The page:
AI, Agency, and Aloha by Anna Rezk

This year, I had the pleasure to present my work on design for user agency at the 2024 Conference on Human Factors in Computing Systems (CHI). This meant that I got to attend the largest conference in Human Computer Interaction (HCI), which happened to be held in Hawaii. Now, one month later, I still can’t quite believe I got to experience such an incredible event in such a beautiful location, and, most of all, that this is what I do for work.


Having started my PhD during the pandemic, I assumed that my chances to travel and go to big conferences overseas might be slimmer due to potential travel restrictions that seemed endless at the time. Now contrast this with being at the opening keynote of CHI, on the opposite side of the world, in a room filled with hundreds of fellow researchers in HCI.


Seeing how large the research community is – considering that the CHI attendees only make up a fraction of it – was intimidating at first (how am I meant to read all these papers?) but also reassuring (this field must be really relevant; it produces so many papers!).

An ever-growing research community


The seasonal topic was, of course, AI, with publications focusing on different implementations of it, specifically LLMs (large language models).

With over 1,000 accepted papers, it was the largest CHI conference to date, despite the competitive acceptance rate of 29%. The fairly new model of Revise and Resubmit created a two-staged process, allowing authors whose papers had potential to proceed to the next round to – as the name suggests – revise and resubmit their work based on their reviewers’ comments.


As CHI has grown over the years, the organising committee has faced increasing difficulties finding venues with large enough capacities. Combine this with their five year rota for locations – including two locations on each of the North American coasts, one in Asia, one in Europe, and one “wildcard” to reach new communities – as well as the already existing plans for the cancelled CHI 2020 in Honolulu, the 2024 cohort ended up “catching waves at CHI” in Hawaii, as the student volunteer song suggests.

Of course, the choice of location also highlighted inclusivity issues in academia, particularly pertaining to financial and visa privilege, as many accepted authors were unable to make it to CHI in person.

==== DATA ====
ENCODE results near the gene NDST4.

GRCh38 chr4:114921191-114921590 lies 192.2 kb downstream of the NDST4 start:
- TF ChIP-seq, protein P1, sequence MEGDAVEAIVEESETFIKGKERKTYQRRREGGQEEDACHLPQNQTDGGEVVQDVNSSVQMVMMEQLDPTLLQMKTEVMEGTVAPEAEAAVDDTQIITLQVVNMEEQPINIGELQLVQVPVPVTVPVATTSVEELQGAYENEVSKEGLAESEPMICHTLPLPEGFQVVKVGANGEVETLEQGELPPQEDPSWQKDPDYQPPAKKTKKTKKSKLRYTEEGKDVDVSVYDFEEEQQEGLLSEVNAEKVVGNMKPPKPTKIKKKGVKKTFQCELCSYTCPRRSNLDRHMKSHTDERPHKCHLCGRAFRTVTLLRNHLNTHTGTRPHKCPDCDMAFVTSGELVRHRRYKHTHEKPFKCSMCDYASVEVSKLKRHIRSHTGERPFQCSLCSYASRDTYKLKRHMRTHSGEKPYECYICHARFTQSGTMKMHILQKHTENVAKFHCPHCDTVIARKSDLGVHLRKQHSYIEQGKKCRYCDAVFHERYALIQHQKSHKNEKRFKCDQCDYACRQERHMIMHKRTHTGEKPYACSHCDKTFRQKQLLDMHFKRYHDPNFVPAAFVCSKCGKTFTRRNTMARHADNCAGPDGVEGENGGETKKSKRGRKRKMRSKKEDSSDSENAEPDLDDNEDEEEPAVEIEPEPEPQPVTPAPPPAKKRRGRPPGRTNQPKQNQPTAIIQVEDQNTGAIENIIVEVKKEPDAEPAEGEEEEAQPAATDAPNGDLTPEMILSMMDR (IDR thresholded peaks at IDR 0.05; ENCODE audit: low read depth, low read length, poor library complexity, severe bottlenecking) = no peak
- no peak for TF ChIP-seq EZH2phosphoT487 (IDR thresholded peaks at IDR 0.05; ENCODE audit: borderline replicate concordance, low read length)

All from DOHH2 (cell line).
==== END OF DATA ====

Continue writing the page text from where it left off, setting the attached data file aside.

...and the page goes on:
Conflicting schedules and the Fear of Missing Out


Once the schedule for the CHI talks had been published, I tried to identify interesting papers and plan my conference time accordingly. I was overly ambitious at this stage, causing me to double and triple book myself. This was because multiple talk sessions ran in parallel across the entire convention centre (which is so massive, it was used for shooting airport scenes in the series Lost in the early 2000s), forcing attendees to make difficult decisions of which talks to attend. I had four different approaches to that:


  • This paper might be related to my own research.
  • This paper is on something I never thought about, and I would like to learn more.
  • This paper is by one of my colleagues.
  • This paper has a funny title.


I also attended a workshop on bringing together HCI and HFE (Human Factors Engineering) at which I presented my most recent (and upcoming) work on AI-assisted agents and was able to discuss it with a group of senior academics.


Time to present


The conference days flew by until it was my turn to present on the final day, a Thursday morning. Surprisingly, and despite a tropical storm, the room filled up, and my talk was followed by multiple thought-provoking questions, inspiring new research questions I had not previously considered for my topic and now plan to revisit.

Having presented work on design for user agency in personalised news curation, the question from the audience that stuck with me the most was whether increased user agency correlated with an increase in user trust in the news. My study method – the provotype approach – was well received, and I had the pleasure of demonstrating NAIRS, my provocative algorithmic news recommender that also assesses your News Personality Type and lets you adjust it if you disagree, in the exhibition hall. To top it all off, I was awarded an honourable mention for my paper.

I was pleasantly surprised by how collaborative and inviting the HCI space is: from researchers picking up conversations during coffee breaks to others reaching out to me before and after the conference because they were intrigued by my paper and wanted to chat about it.


The takeaways


One of the most enriching experiences was exploring research fields unrelated to mine, discovering different methodological approaches, and witnessing firsthand the true interdisciplinarity of HCI. This is what best encapsulates CHI for me: a somewhat overwhelming conference, where getting lost isn’t really possible because you’ll always stumble upon some brilliant work along the way.


The steps after CHI for me were to tackle the discussion point that followed my talk as well as read a large number of new CHI papers, which mysteriously keeps growing the more I read. And who knows, maybe aim for CHI 2025, held Yokohama, Japan.